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Int. J. Environ. Res. Public Health 2014, 11(10), 10770-10789; doi:10.3390/ijerph111010770

Animal Leptospirosis in Latin America and the Caribbean Countries: Reported Outbreaks and Literature Review (2002–2014)

The National Reference Laboratory of World Organization for Animal Health, National Service of Agrifood Health and Quality (SENASA), Buenos Aires, CP C1063ACD, Argentina
Pan American Health Organization (PAHO)/WHO, 525, 23rd Street, N.W. Washington, DC 20037, USA
Oswaldo Cruz Institute/FIOCRUZ, WHO Collaborating Centre for Leptospirosis, Rio de Janeiro, 21040-900, Brazil
Author to whom correspondence should be addressed.
Received: 28 May 2014 / Revised: 15 September 2014 / Accepted: 30 September 2014 / Published: 16 October 2014
(This article belongs to the Special Issue Leptospirosis in the Animal—Human-Ecosystem Interface)
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Leptospirosis is a worldwide zoonotic disease whose transmission is linked through multiple factors in the animal-human-ecosystem interface. The data on leptospirosis reported to the World Organization for Animal Health (OIE) for Latin America and Caribbean (LAC) countries/sovereign territories from 2005–2011 were mapped, showing a wide distribution of outbreaks in the region. Tropical terrestrial biomes are the predominate ecosystems showing reports of outbreaks. Climatic and ecological factors were relevant to the occurrence of epidemic outbreaks. The available scientific information from 2002–2014 was summarized to obtain a general overview and identify key issues related to the One Health approach. The primary serological test used for diagnosis and for conducting surveys was the microscopic agglutination test (MAT). Reports regarding the isolation and typing of leptospires were scattered and limited to data from a few countries, but their results revealed considerable biodiversity at the species and serovar levels. A total of six out of 11 currently named pathogenic species were found in the region. There was also high diversity of animal species showing evidence of infection by leptospires, including rodents, pets, livestock and wild animals. Prevention and control measures for leptospirosis should consider issues of animal and human health in the context of ecosystems, the territorial land borders of countries and trade. View Full-Text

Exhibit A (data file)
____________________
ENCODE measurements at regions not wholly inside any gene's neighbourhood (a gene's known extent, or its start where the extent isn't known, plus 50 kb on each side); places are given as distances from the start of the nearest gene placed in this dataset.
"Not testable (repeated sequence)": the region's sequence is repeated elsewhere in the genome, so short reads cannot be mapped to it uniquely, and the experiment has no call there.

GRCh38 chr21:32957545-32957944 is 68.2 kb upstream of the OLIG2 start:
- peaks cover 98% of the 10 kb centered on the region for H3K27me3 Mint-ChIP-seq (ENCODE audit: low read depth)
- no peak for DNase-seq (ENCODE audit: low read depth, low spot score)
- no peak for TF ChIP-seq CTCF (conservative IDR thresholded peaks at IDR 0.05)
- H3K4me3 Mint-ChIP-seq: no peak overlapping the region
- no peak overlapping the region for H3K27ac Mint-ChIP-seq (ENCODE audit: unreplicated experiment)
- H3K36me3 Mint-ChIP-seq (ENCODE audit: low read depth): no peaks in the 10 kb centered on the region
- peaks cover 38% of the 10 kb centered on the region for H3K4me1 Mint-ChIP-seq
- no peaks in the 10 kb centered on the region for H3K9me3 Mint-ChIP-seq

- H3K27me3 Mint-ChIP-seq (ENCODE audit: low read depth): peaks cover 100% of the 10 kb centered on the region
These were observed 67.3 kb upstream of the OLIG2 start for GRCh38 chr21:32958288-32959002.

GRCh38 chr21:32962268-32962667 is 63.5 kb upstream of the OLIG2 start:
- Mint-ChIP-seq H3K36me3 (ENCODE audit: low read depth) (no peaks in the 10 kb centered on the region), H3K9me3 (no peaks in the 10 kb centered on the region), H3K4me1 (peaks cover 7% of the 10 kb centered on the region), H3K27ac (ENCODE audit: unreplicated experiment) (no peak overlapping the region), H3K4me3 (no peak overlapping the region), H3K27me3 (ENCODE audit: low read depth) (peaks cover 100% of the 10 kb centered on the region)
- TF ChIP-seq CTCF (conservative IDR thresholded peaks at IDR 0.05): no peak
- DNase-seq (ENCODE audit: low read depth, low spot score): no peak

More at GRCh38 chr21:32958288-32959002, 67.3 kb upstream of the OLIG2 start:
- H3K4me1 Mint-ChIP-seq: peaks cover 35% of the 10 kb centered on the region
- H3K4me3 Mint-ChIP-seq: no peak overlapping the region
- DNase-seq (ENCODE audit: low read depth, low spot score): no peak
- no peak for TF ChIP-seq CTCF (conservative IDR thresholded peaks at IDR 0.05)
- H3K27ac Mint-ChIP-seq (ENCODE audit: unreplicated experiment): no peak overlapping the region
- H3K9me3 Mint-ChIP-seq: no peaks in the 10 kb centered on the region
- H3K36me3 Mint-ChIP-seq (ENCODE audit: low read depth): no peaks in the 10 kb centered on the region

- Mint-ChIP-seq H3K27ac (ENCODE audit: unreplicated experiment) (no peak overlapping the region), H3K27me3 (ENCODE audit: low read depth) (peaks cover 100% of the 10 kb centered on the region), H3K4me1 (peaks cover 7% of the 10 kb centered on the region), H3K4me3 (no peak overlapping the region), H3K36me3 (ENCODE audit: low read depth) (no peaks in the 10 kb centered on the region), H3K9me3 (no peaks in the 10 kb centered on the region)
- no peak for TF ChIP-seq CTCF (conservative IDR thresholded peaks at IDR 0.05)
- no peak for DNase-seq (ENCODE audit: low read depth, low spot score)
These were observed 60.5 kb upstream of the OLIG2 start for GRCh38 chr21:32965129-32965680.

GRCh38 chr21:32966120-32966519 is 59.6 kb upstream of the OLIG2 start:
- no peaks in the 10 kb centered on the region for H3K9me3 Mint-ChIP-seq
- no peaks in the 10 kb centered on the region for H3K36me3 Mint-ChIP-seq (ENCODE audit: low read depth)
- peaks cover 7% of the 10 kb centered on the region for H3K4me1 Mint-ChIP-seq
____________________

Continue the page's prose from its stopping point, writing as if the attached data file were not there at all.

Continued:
Keywords: Leptospira; leptospirosis; rodents; dogs; livestock; wild animals; Eco Health; One Health Leptospira; leptospirosis; rodents; dogs; livestock; wild animals; Eco Health; One Health

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This is an open access article distributed under the Creative Commons Attribution License which permits unrestricted use, distribution, and reproduction in any medium, provided the original work is properly cited. (CC BY 4.0).

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Petrakovsky, J.; Bianchi, A.; Fisun, H.; Nájera-Aguilar, P.; Pereira, M.M. Animal Leptospirosis in Latin America and the Caribbean Countries: Reported Outbreaks and Literature Review (2002–2014). Int. J. Environ. Res. Public Health 2014, 11, 10770-10789.

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